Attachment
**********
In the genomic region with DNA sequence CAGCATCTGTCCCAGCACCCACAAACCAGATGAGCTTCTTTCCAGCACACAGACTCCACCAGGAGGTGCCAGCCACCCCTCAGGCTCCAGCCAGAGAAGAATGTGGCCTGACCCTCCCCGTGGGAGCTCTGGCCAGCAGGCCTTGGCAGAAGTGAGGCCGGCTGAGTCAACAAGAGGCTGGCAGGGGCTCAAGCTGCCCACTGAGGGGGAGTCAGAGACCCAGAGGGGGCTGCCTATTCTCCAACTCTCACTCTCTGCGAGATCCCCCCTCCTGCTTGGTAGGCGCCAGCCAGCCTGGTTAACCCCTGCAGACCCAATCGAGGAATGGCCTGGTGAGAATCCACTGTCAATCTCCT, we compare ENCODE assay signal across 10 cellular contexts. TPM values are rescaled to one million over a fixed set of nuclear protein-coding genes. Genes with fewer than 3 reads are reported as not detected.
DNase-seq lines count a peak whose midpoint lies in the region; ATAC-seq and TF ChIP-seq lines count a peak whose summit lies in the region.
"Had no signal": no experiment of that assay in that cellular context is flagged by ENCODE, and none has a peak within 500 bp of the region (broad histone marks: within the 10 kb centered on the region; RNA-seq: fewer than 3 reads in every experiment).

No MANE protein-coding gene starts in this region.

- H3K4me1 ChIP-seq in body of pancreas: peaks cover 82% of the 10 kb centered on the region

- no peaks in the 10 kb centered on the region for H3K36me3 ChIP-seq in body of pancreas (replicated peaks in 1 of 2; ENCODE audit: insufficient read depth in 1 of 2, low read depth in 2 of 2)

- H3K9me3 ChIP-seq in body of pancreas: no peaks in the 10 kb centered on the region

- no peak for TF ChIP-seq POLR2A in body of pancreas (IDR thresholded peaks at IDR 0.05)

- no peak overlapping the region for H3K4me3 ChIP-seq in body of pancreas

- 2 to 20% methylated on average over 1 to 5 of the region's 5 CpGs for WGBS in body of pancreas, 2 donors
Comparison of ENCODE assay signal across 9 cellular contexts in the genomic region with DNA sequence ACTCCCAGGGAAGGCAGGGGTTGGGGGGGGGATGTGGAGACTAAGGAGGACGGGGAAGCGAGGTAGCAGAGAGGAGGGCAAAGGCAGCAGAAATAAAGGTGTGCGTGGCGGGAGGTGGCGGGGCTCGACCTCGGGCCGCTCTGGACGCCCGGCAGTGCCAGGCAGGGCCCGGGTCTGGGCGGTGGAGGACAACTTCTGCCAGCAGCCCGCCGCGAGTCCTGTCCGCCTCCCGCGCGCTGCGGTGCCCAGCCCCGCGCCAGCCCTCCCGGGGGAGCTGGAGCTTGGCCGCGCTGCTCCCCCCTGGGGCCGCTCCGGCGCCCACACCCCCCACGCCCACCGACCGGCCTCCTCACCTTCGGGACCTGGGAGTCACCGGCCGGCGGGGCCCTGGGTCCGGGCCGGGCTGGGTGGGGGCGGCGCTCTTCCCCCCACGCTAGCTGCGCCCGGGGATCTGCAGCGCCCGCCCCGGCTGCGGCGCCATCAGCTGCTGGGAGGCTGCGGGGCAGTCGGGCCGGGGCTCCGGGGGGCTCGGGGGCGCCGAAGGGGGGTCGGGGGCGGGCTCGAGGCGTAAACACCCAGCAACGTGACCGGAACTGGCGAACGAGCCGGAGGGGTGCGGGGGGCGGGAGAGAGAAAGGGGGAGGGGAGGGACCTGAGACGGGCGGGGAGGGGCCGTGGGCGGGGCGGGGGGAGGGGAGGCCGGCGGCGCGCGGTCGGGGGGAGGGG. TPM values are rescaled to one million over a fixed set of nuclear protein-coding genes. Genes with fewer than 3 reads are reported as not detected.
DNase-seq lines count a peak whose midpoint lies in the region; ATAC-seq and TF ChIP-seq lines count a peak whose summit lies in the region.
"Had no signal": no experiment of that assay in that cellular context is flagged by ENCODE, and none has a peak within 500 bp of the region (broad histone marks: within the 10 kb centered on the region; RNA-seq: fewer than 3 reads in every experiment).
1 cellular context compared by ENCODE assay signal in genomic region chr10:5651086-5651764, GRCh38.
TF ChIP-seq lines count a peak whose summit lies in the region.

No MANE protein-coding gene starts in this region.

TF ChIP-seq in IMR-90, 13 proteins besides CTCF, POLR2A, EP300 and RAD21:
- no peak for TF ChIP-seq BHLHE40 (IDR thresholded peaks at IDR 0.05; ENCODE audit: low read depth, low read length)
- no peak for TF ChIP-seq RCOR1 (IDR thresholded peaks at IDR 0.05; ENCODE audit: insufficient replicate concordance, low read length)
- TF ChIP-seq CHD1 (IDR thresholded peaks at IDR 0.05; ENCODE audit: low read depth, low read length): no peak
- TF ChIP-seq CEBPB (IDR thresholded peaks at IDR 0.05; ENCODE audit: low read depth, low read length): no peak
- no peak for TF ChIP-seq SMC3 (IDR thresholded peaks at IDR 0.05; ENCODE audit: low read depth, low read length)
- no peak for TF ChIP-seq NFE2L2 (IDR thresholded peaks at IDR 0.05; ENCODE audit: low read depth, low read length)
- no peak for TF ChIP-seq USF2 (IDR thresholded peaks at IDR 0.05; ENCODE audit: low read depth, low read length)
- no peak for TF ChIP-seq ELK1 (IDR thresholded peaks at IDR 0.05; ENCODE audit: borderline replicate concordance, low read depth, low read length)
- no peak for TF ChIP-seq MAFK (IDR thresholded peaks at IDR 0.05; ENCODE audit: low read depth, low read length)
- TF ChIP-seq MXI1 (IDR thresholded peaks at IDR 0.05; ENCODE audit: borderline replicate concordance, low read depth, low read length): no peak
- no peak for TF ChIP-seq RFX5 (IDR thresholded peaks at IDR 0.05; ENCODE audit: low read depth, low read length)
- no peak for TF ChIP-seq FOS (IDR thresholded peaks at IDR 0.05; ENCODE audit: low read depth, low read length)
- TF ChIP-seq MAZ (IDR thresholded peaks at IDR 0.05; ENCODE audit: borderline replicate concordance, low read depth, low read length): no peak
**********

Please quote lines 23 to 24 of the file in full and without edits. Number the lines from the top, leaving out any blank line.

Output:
- no peak for TF ChIP-seq NFE2L2 (IDR thresholded peaks at IDR 0.05; ENCODE audit: low read depth, low read length)
- no peak for TF ChIP-seq USF2 (IDR thresholded peaks at IDR 0.05; ENCODE audit: low read depth, low read length)